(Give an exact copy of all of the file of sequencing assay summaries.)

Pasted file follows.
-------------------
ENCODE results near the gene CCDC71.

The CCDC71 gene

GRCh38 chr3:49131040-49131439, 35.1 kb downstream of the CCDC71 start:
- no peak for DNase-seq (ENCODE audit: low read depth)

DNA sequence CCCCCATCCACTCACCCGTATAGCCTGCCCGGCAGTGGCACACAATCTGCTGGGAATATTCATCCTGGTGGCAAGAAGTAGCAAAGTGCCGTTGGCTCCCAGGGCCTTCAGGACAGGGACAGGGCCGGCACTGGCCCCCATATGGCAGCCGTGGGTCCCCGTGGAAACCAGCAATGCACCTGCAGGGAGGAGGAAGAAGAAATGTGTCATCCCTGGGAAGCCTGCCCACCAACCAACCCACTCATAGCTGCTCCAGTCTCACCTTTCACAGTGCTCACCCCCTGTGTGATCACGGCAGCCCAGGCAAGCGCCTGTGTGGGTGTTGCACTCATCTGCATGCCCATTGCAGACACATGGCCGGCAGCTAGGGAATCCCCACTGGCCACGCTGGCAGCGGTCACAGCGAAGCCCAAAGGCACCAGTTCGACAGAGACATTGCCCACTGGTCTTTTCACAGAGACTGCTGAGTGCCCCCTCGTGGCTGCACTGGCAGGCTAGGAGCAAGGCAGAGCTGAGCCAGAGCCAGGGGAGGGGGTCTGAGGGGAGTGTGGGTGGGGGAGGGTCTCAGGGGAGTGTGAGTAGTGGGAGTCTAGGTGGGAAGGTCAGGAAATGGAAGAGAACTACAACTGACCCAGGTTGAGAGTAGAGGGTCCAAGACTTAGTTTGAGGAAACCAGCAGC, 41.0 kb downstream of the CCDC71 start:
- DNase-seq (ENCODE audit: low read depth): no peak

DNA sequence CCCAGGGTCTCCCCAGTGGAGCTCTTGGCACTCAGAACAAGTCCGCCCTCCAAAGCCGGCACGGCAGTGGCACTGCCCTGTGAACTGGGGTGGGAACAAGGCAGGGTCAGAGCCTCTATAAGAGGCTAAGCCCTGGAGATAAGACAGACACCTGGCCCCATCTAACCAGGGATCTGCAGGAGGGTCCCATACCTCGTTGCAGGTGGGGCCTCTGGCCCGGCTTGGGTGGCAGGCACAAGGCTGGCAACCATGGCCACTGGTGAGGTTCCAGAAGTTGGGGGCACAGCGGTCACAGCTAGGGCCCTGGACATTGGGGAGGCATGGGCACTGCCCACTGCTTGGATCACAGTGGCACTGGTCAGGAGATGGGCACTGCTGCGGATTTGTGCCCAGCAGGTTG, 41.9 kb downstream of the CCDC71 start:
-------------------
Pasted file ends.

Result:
ENCODE results near the gene CCDC71.

The CCDC71 gene

GRCh38 chr3:49131040-49131439, 35.1 kb downstream of the CCDC71 start:
- no peak for DNase-seq (ENCODE audit: low read depth)

DNA sequence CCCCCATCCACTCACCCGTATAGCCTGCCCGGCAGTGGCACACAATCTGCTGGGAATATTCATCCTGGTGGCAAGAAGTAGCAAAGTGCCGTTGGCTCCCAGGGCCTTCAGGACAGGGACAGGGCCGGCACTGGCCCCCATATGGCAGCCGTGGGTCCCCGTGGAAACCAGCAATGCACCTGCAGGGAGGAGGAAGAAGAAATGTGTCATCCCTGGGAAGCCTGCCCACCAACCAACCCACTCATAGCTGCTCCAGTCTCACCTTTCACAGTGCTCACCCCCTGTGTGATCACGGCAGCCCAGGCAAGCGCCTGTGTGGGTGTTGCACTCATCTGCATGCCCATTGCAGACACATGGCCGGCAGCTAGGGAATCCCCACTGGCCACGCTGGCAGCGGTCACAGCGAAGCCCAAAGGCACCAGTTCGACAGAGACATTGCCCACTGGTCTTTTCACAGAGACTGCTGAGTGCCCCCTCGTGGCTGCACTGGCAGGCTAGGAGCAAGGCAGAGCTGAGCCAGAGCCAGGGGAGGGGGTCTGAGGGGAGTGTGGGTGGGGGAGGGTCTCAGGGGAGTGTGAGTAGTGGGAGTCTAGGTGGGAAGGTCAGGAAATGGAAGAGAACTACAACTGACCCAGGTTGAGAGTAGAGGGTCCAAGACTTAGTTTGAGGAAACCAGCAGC, 41.0 kb downstream of the CCDC71 start:
- DNase-seq (ENCODE audit: low read depth): no peak

DNA sequence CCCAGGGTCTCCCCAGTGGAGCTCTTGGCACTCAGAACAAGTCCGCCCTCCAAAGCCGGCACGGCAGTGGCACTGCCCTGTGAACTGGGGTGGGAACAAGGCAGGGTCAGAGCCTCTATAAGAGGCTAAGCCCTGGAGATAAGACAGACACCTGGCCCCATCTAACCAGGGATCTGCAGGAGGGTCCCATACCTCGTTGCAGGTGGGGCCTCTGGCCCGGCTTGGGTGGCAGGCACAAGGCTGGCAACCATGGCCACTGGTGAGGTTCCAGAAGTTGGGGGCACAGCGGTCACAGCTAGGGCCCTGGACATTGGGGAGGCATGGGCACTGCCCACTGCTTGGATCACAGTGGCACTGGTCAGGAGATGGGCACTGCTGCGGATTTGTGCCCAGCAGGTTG, 41.9 kb downstream of the CCDC71 start: